A History of the County of Norfolk: Volume 2. Originally published by Victoria County History, London, 1906.
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112. THE COLLEGE OF RAVENINGHAM (fn. 1)
The college of Raveningham was founded on 24 July, 1350, by Sir John de Norwich, eldest son of Sir Walter de Norwich and Catherine his wife. It consisted of a master and eight secular priests or canons who were to officiate in the parish church of Raveningham for the weal of the souls of the founder and Margaret, his wife, in honour of God and the Blessed Virgin, St. Andrew the Apostle, and All Saints. The church was dedicated to the honour of St. Andrew, but the collegiate house, according to the foundation charter, was to be named after the Blessed Virgin. (fn. 2)
The college was well endowed by the founder and his heirs with the manors of Lyng, Howe, Blackworth, Hadeston, and Little Snoring, and with the appropriation of the churches of Raveningham and Norton Subcourse, (fn. 3) as well as with lands and rents in various other parishes.
In 1382 there was a proposal to remove the college to Mettingham Castle (Suffolk). On 5 July of that year John Plays, Robert Honeard, and Roger de Boys, knights, and John de Wolterton and Elias de Byntre, rectors of the respective churches of Harpley and Carleton, paid the immense sum of £866 13s. 4d. to the crown for licence to transfer the chantry of eight chaplains from Raveningham to Mettingham Castle; to increase the number of chaplains or canons to thirteen, and to alienate in mortmain to the college the said castle and 60 acres of land, 18 of meadow, 2 of pasture, £5 10s. in rents, and much more land in various townships, three parts of the manor of Bromfield, the manor of Mellys, and the manor of Lyng, notwithstanding that the manor last named is held of the duke of Brittany as of the honour of Richmond. (fn. 4)
Some difficulty as to this transfer arose chiefly through the opposition of the nuns of Bungay, who had the appropriation of the church of Mettingham, and the college continued at Raveningham for several years after this date. On 6 August, 1387, the same applicants obtained a grant from the king, on the payment of the modest fee of one mark in the hanaper, to transfer the chantry of Sir John de Norwich's, foundation from Raveningham, where it still was, to the church which was then being newly built in the rectory of Norton Subcourse, and that in consideration of the great fine of 1382 the master and twelve chaplains and their successors at Norton should hold all the lands and possessions granted to the chantry at Raveningham with the castle of Mettingham and all lands and possessions granted when it was proposed to move the college to that castle. (fn. 5)
A proposition for this transference to Norton had been made in the reign of Edward III and licence obtained in 1371, but it came to nought. (fn. 6) Sir John de Norwich of Mettingham Castle, by will of 1373, left his body to be buried in Raveningham church by his father Sir Walter, there to rest till it could be moved to the new church of Norton Subcourse, to the building of which he bequeathed £450.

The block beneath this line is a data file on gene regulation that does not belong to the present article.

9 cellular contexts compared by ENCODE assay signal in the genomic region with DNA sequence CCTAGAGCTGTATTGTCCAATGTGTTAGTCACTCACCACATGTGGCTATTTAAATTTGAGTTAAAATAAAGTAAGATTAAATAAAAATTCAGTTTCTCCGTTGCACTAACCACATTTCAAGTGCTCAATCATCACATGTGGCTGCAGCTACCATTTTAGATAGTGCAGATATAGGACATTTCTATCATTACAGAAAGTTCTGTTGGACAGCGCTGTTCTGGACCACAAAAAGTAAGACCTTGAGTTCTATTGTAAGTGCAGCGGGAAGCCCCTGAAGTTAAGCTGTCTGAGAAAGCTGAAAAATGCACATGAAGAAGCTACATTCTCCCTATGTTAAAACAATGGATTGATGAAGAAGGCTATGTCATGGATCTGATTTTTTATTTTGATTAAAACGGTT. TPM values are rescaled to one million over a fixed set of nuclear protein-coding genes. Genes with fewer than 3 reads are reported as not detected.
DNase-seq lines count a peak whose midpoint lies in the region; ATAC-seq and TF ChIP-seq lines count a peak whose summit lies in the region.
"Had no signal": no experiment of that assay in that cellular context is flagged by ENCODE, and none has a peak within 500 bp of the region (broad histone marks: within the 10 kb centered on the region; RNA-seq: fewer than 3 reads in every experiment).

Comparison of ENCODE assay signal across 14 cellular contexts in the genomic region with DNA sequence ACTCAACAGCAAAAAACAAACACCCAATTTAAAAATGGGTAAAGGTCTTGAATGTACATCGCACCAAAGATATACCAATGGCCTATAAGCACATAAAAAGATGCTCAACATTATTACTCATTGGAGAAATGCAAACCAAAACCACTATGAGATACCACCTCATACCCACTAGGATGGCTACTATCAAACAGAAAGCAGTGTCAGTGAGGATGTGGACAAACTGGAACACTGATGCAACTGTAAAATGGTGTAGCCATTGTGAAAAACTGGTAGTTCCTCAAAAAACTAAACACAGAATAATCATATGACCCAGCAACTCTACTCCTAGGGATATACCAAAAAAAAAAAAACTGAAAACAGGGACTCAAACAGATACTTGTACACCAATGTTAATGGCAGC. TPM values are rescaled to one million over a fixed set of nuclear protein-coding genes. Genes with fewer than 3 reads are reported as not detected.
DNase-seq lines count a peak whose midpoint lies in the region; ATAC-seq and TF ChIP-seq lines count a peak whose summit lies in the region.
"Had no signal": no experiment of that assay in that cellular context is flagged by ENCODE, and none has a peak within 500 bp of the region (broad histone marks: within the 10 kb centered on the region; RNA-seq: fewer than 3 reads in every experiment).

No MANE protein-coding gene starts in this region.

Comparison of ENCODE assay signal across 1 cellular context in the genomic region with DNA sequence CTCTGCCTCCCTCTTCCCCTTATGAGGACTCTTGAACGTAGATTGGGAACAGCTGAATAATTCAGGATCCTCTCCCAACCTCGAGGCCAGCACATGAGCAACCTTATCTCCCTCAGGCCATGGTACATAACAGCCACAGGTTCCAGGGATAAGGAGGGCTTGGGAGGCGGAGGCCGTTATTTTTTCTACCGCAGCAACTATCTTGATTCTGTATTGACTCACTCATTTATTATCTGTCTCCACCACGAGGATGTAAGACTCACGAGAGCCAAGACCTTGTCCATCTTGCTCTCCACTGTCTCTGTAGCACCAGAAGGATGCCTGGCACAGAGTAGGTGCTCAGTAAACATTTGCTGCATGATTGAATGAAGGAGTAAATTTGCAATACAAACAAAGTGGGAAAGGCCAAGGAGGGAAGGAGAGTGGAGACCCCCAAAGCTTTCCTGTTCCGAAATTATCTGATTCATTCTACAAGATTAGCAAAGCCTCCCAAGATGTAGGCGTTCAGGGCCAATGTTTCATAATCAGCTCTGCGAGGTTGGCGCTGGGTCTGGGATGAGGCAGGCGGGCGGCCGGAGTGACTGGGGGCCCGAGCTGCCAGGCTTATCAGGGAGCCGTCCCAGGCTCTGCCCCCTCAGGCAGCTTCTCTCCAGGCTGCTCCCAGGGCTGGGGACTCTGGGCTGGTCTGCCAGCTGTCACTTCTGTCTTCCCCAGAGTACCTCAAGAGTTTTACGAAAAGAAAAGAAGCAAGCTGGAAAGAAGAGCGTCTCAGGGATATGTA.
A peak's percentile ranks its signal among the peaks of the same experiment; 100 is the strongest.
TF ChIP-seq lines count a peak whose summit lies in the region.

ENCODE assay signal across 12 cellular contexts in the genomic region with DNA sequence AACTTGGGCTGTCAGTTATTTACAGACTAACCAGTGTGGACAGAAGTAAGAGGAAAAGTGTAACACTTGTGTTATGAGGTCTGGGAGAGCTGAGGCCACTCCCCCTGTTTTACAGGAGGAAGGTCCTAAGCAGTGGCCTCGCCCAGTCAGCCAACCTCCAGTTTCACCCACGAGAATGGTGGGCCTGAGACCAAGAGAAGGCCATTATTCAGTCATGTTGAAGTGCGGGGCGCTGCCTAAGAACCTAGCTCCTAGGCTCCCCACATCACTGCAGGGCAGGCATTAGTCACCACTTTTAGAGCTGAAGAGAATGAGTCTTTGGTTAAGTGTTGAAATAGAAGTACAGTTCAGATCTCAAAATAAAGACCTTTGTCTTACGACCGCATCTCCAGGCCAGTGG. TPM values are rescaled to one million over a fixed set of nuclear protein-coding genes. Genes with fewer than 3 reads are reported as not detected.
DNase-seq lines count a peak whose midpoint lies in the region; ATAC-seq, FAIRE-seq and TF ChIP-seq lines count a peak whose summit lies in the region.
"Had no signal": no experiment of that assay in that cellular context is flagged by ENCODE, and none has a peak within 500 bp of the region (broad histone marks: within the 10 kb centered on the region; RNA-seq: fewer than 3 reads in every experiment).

On the death of Sir John de Norwich, the last heir male of the family, his cousin, Katharine de Brews, was found heir; Sir John Plays and Sir Robert Howard and the others who obtained licence for the removal of the college to Mettingham in 1382, and to Norton in 1387, were that lady's trustees, on whom she settled the college's inheritance.
On the removal of the master and twelve chaplains to Norton the college still retained the title of the place where it was first founded; the society was termed 'Ecclesia Collegiata S. Marie de Raveningham in Norton Soupecors.' But the college merely tarried at Norton for seven years; in 1394 it was eventually removed to the castle of Mettingham, where it remained until its dissolution. (fn. 7)
Richard Shelton, the master, and nine chaplains, signed their acknowledgement of the royal supremacy of 28 September, 1534. (fn. 8)
The Valor of 1535, when Richard Skelton was master, gives the clear annual value of the temporalities in Suffolk and Norfolk of the college of the Blessed Virgin of Mettingham as £191 10s. ¾d., and of the rectories of Raveningham and Norton as £10 17s. 5¾d., giving a total clear annual value of £202 7s. 5¾d. It also appears from the Valor that the college supported fourteen boys in the house and gave them education as well as board, lodging, and clothes, at an annual charge of £28.
The college was surrendered to the crown on 8 April, 1542. The surrender was signed by Thomas bishop of Ipswich, as master or warden, with the consent of his fellows or chaplains. (fn. 9) On 14 April of the same year the college with all its possessions was granted to Sir Anthony Denny. (fn. 10)
This Denny was clerk of the Privy Chamber and keeper of Westminster Palace, and profited much by monastic and collegiate plunder. A letter from Robert Dacres of the Privy Council to Anthony Denny, dated 13 May, 1542, states that his profit had been advanced as well among the chaplains of the college as the tenants. There were secured for him two great chalices and a great pix of silver and parcel-gilt, divers rich corporas cases, and nineteen massive silver spoons, as well as palls of silk, &c. The college, notwithstanding the obsequious and servile wording of the ' voluntary' surrender, had made some endeavour to conceal certain church goods and other property from the legalized marauders; but 'one simple priest being well examined gave light to all these things, and then all the other priests confessed.' (fn. 11)